Rating 6/10 stars.
Review contains minor spoilers.
This is a book whose title I found intriguing, but had no idea what to expect of the book itself. It's set in 20th century India, in a time and place where the Communist Party was very active, and centers around the family of "two egg" (fraternal) twins Rahel and Estha. They (and their mother) have a friendship (one that is highly inappropriate, according to the caste system) with an "untouchable," and when the twins' cousin comes to visit from England, a combination of events comes together and leads to tragic circumstances which will change all their lives forever.
I have mixed feelings about this book. On the one hand, I loved some things about it - the author's use of language, in particular. She describes things vivdly, and her word play is interesting and evocative. I felt like I was given an authentic glimpse of India, and the family dynamic was fascinating (if disturbing). The story, also, was interesting, but (and here's where she lost me) somehow, in spite of the sadness and tragedy of the events, I never found myself really drawn in and able to relate to the characters. I found the author's "foreshadowing" to be excessive - from the beginning of the book, we knew that the young cousin was going to die, and as things progressed we were fed scraps of information about this, and other events, knowing that by the end of the book we'd have the full story. Often, I enjoy this sort of storytelling, and also the time-shifts that the author used (she went back and forth from the time of the main events, to a time twenty-three years later), but in this case, I didn't find it effective. I think she told us too much, too soon, and once I'd understood the gist of how things turned out, I found I wasn't particularly eager to learn all the specific details. In a book like this, the thing that could have saved it (in terms of my enjoyement) was some sort of major unexpected twist, but there wasn't really one of those. There were two things that we learn that I hadn't really expected, but nothing so earthshattering or surprising to shake away the feeling of anti-climax I experienced.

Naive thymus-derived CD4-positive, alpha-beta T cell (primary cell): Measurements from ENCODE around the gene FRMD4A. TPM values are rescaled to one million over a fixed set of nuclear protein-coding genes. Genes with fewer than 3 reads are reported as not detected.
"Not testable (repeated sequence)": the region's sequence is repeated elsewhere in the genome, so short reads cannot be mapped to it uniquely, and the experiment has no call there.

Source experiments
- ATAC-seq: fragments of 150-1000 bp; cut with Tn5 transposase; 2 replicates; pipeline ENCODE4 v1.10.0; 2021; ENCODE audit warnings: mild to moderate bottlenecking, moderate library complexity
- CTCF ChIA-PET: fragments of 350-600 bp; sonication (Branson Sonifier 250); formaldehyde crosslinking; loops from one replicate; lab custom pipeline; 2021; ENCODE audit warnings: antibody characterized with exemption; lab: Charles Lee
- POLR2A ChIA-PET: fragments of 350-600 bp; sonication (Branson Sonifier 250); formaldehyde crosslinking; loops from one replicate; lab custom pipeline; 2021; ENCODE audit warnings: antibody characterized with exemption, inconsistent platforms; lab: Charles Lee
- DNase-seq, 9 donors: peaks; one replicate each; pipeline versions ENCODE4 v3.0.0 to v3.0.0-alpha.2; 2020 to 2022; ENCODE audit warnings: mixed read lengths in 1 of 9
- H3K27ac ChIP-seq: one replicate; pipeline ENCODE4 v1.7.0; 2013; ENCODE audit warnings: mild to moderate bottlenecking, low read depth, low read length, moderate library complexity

So, I enjoyed the prose and the story itself, but the pacing left me feeling unsatisfied by the time I'd reached the end of the book. I might read something else by this author, because I wanted to like this book and in some ways I did. Then again, I might decide to skip her future works.
(This book was my fourth for the year for the TBR Challenge in which I'm participating).